The other option is to drive to the post office to pick up the package. In a recent UK study, 60% percent of correspondents reported that it takes them 30 minutes to one hour to retrieve their packages. According to a spatial analysisconducted for the Postal Regulatory Commission, 99% of the US population live within 9.3 miles of a post office, 81% live within 3 miles of a post office while only 33% live within 1 mile of a post office. So one can assume that the average American would have to drive up to 6 miles round trip to retrieve a package which they paid to be shipped to their home.
I previously stated that there are cases in which retailers require couriers to collect signature receipts upon delivery. This adds an additional time burden to the couriers and increases the chances of a failed delivery at the first attempt. However, to make up for this, some couriers charge retailers an extra fee for this service. The cost of missed deliveries to couriers are immense. It is estimated that every time a courier fails to deliver at first attempt, it costs their company $15. This is a combined total of money lost in customer service, gasoline and transportation costs, manpower, lost space on the delivery van, etc.
This adds up quickly when you consider that in 2014, UPS handled on average 15.3 million packages per day, a 6.4% growth over the previous year. Similarly, in 2015, FedEx handled on average 6.9 million packages per day, a 6% growth over the previous year. Among all couriers, it’s estimated that up 20% of deliveries are not made duringthe first attempt, which means there are several million missed deliveries per day and several million dollars in lost revenue daily.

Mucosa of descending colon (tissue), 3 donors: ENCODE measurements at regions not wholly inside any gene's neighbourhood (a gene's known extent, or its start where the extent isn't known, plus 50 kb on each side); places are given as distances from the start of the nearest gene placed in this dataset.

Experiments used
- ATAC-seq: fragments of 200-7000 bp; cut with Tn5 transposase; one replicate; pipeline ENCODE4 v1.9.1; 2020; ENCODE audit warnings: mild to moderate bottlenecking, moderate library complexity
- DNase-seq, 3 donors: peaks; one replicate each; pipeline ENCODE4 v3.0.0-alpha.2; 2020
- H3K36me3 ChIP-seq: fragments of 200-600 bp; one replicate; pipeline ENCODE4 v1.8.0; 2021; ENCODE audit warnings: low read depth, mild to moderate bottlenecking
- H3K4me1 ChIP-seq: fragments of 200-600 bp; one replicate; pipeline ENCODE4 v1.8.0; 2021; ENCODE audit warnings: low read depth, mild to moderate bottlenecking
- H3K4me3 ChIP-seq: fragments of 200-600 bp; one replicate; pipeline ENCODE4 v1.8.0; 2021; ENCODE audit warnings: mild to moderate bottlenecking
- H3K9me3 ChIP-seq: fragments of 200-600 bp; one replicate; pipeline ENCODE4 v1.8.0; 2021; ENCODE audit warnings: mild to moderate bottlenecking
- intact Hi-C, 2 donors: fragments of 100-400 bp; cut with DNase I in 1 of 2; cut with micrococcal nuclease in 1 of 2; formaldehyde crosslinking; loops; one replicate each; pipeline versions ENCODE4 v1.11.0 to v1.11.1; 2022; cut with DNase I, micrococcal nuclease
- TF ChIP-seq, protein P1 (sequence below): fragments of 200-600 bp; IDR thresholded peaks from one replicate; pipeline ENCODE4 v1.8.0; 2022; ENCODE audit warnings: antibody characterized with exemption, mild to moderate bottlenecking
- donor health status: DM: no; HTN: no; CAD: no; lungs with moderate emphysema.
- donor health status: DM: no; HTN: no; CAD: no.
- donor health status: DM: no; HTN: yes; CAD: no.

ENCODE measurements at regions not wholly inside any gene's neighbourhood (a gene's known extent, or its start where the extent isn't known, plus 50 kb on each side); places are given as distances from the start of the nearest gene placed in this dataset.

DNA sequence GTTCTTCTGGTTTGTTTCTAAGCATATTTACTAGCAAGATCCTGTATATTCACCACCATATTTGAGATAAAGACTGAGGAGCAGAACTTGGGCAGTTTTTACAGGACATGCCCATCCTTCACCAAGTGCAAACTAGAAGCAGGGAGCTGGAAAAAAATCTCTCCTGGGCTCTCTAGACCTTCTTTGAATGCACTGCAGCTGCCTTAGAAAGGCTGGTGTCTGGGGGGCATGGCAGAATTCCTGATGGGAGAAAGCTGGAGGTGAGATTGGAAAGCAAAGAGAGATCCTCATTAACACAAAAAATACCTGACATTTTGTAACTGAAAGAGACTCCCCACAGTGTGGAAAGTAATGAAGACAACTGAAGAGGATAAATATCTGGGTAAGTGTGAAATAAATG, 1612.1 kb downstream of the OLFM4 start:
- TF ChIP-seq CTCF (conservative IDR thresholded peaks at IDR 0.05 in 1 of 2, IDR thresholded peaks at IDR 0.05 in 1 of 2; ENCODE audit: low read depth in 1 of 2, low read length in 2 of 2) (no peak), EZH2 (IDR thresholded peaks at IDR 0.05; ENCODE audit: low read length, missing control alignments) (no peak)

The Online Retailer
When you shop online, you go to the retailer’s website to pay for the item you want and pay for shipping through the retailer, not through the courier. Naturally, if anything unplanned happens along the way with the delivery, you gave your money to the retailer and they are held responsible. After all, they gave you an estimated delivery date that you may have even paid extra to expedite. Even if you were not at home to receive your package, we are humans and it is natural for us to try to deflect the blame to someone else: the courier.
Missed deliveries affect customer loyalty and the perception of a retailer. A quick twitter search for “missed delivery” shows that some customers get mad at the retailer when they encounter this problem. A recent study performed by Voxware surveyed 500 consumers on their expectations for delivery of items they purchase online or by phone. The study found that 69% of respondents are much less likely to shop with a certain retailer in the future if an item they purchased is not delivered within two days of the date promised. Moreover, “16% of respondents will abandon shopping with a retailer altogether if they receive an incorrect delivery just one time, and 14% will do so if they receive a late delivery just one time.”